The protest comes as MPs debate the release of 1984 Cabinet papers which allegedly showed that the Government at the time misled the public about the extent of pit closures and tried to influence tactics used by police dealing with picketers.
Members from organisations including the Durham Miners’ Association (DMA) and National Union of Mineworkers– Yorkshire Area will travel to London to take part in a rally outside the House of Commons.
Dave Hopper, DMA secretary, said the impact of the pit closures was still being felt 30 years later.
“It is now only right that Parliament recognises just how badly ministers at the time treated the coalfield communities and acknowledges the full scale of the economic legacy of the pit closure programme,” he said.
“The problems in the former coalfields are horrendous and made worse by the current Coalition Government’s policies.”
Parliament will debate a motion put forward by Labour which calls on the Commons to acknowledge the evidence that the Thatcher Government “misled the public about the extent of its pit closure plans and sought to influence police tactics”.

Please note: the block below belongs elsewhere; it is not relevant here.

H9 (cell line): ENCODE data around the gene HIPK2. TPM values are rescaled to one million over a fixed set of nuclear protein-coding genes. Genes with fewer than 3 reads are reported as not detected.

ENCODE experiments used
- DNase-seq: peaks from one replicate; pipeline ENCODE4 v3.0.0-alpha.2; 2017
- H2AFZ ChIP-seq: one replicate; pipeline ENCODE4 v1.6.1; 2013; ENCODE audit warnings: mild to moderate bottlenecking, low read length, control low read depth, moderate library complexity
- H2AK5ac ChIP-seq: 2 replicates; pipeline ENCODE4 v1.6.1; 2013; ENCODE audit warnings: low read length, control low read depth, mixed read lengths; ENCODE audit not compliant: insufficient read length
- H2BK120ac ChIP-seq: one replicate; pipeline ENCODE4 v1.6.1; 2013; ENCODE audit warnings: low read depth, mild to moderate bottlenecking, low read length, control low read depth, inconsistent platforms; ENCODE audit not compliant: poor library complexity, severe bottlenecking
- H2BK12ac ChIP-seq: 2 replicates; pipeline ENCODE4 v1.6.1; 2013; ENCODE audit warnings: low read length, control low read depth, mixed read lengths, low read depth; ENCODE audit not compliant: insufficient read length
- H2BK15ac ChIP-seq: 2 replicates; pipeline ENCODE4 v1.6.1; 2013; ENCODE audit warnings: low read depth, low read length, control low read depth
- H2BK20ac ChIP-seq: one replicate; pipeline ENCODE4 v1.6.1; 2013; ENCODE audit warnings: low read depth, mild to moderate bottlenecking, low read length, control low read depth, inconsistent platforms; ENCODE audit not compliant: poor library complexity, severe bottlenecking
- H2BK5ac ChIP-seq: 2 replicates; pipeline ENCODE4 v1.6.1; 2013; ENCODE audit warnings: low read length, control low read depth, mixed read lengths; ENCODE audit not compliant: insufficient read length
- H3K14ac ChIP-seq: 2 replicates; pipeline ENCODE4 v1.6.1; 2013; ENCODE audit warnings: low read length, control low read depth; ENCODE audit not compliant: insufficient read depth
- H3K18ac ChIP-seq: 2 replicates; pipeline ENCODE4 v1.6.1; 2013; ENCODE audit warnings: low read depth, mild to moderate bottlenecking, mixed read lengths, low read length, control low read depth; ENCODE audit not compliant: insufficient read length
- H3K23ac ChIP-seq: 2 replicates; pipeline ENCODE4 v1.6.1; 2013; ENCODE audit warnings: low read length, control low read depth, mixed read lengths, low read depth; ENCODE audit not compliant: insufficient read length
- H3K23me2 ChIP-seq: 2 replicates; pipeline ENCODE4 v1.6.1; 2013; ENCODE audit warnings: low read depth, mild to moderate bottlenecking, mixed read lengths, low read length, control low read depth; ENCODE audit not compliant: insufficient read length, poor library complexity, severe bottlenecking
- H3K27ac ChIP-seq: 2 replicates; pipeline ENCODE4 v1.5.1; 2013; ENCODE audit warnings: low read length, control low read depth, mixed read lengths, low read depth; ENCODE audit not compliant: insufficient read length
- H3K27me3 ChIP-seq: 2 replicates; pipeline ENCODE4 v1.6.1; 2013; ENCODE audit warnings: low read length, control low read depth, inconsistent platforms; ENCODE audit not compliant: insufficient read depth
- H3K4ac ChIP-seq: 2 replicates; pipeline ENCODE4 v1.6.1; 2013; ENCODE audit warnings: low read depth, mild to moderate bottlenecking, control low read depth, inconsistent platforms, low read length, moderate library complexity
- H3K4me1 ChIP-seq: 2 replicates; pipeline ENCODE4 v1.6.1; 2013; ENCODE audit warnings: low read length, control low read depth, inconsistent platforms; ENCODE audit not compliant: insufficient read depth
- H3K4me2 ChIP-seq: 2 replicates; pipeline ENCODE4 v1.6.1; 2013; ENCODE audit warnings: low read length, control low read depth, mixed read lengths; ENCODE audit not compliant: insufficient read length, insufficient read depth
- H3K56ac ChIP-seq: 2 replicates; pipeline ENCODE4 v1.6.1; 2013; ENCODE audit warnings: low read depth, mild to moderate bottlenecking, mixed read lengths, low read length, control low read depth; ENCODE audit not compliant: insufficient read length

Miners also want a full investigation into the so-called Battle of Orgreave, which saw brutal picket line clashes between police and union members, including many from the North-East.
“What happened at Orgreave 30 years ago was a black day in South Yorkshire,” said Mr Hopper.
“The Independent Police Complaints Commission needs to get its act together. If they can’t or won’t undertake a proper investigation, then Labour has said the Government should consider initiating a swift, independent review along the lines of the Ellison Review.”
Cabinet papers from 1984, released earlier this year under the 30-year rule, revealed Government plans to shut 75 mines over three years. The government and National Coal Board said at the time they wanted to close just 20.
Source – Durham Times, 28 Oct 2014